OHIO HOLOCAUST RESOURCE CENTERS & MUSEUMS:
Northeast Ohio Central Ohio Northwest Ohio / Southeast Michigan South and Southwest Ohio
City of Akron Holocaust Arts and Writing Contest
166 S. High St., Room 205
Akron, OH 44308
The City of Akron Holocaust Committee believes that lessons of the Holocaust are important because man's inhumanity to man continues to threaten world's freedom. We pledge to never forget the million of innocent victims who lost their lives and the thousands of others who aided survivors. Through education and an annual arts and writing contest we hope to enlighten today’s youth and help insure that history will never repeat itself. Our hope is to silence the echoes of the Holocaust that are reverberating through conflicts that continue to plague our world. For students from grades 6-12 living in Akron and Summit County. Site has lesson plans and resources for teachers and students. Theme changes annually.
Jewish Community Board of Akron
750 White Pond Dr.
Akron, OH 44329
For teachers and other interested adult learners. Seminar explores variety of Holocaust themes, corresponding to annual theme of the City of Akron Holocaust Arts and Writing Contest. Includes, keynote presentation, historical background, resources, survivor testimony. Held annually in the fall.
Holocaust Educator : Marilyn Feldman
Canton Jewish Community Federation
432-30th Street NW
Canton, Ohio 44709
330-445-2404 (Bonnie Manello, CEO)
ADL (Anti-Defamation League) - Ohio/Kentucky/Allegheny Region
50 Public Square
1904 Terminal Tower
Cleveland, OH 44113
The Ohio/Kentucky/Allegheny Regional Office of the Anti-Defamation League is headquartered in Cleveland, Ohio and covers Ohio, Kentucky, West Virginia and the western half of Pennsylvania. With a staff of two and a board of lay leaders, the office focuses on furthering the original mission of the ADL -fighting anti-Semitism and all forms of bigotry, securing justice and fair treatment for all.
Locally, the Ohio/Kentucky/Allegheny Regional Office assists victims of discrimination, provides anti-bias education to educators, parents, students and law enforcement officials, impacts public policy as it relates to hate crimes, cyberbullying and immigration, promotes inter-faith and inter-group understanding, trains law enforcement on hate crimes and extremist groups, and promotes peace in the Middle East.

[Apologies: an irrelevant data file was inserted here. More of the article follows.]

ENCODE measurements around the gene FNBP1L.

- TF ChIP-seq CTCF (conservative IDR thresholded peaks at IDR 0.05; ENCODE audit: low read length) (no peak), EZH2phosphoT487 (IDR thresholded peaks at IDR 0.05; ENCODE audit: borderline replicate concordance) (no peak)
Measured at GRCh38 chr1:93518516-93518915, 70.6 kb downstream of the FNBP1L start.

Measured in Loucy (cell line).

The ADL maintains a strong and committed presence in our four-state region and is widely viewed as an area leader in human rights advocacy.
Contact: Jill Rembrand, Associate Project Director<
50 Public Square, Suite 1702
Cleveland, Ohio 44115
Teaching about the Holocaust using Echoes and Reflections helps students make connections with the past, gain relevant insight into human dilemmas and difficult social challenges, and determine their roles and responsibilities in the world around them.
Echoes and Reflections is a comprehensive Holocaust education program that delivers professional development and a rich array of resources for middle and high school teachers. Echoes and Reflections prepares educators to teach about the Holocaust in a way that stimulates engagement and critical thinking while providing opportunities for students to see the relevance of this complex history to their own lives. Individual stories from survivors, liberators, and other witnesses of the Holocaust help students examine contemporary social issues related to fairness and justice.